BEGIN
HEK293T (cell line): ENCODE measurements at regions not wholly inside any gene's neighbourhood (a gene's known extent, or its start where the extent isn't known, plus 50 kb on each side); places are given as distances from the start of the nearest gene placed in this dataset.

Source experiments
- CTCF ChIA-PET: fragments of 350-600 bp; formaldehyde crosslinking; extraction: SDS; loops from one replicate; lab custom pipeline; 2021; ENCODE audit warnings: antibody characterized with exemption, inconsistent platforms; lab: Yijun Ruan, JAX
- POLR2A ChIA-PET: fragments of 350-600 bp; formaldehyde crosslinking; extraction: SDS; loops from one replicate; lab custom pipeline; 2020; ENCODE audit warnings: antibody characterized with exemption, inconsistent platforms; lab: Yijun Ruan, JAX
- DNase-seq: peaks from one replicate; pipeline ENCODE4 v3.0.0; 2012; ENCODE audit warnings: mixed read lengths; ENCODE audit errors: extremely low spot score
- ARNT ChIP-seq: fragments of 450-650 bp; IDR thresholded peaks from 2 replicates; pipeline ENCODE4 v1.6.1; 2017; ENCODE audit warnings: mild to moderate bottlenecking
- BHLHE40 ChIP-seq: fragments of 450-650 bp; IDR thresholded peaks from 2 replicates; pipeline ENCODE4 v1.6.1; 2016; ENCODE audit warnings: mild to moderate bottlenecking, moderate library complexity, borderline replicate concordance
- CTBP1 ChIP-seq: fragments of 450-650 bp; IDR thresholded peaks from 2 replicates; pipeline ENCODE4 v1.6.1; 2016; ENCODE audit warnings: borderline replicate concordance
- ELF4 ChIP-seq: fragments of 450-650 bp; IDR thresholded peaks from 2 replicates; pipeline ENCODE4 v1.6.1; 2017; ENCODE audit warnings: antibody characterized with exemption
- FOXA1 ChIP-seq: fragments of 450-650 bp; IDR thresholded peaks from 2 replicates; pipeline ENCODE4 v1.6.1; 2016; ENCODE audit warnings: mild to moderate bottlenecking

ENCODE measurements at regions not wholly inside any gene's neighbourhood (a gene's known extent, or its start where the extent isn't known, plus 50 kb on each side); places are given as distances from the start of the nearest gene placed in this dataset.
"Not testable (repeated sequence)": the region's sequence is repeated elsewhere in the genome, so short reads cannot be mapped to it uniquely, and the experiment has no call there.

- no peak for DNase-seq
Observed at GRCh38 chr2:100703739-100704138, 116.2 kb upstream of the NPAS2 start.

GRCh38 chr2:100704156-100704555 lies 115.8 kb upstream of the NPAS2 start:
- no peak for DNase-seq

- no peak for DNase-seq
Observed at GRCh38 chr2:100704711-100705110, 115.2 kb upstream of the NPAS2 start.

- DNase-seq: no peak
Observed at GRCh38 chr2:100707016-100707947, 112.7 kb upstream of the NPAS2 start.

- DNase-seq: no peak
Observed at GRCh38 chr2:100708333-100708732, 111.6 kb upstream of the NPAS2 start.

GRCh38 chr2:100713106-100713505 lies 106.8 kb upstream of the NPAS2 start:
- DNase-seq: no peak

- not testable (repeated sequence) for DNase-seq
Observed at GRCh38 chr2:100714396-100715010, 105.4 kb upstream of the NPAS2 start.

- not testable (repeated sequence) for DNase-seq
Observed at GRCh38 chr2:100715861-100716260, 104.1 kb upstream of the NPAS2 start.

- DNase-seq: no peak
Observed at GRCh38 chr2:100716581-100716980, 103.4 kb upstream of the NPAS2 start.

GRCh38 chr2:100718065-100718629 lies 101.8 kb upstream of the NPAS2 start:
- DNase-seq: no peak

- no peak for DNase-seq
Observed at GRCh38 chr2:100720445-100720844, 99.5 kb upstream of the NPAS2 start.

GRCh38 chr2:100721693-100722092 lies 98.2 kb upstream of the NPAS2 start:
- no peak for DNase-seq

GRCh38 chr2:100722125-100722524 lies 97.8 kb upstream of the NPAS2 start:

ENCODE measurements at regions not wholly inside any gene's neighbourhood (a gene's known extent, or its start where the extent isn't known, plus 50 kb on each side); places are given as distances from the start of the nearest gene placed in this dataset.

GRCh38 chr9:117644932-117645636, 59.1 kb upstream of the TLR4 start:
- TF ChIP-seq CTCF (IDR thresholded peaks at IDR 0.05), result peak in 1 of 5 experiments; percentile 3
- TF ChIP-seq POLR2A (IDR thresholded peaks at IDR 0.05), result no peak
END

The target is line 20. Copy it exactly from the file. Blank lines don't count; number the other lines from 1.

Observed at GRCh38 chr2:100707016-100707947, 112.7 kb upstream of the NPAS2 start.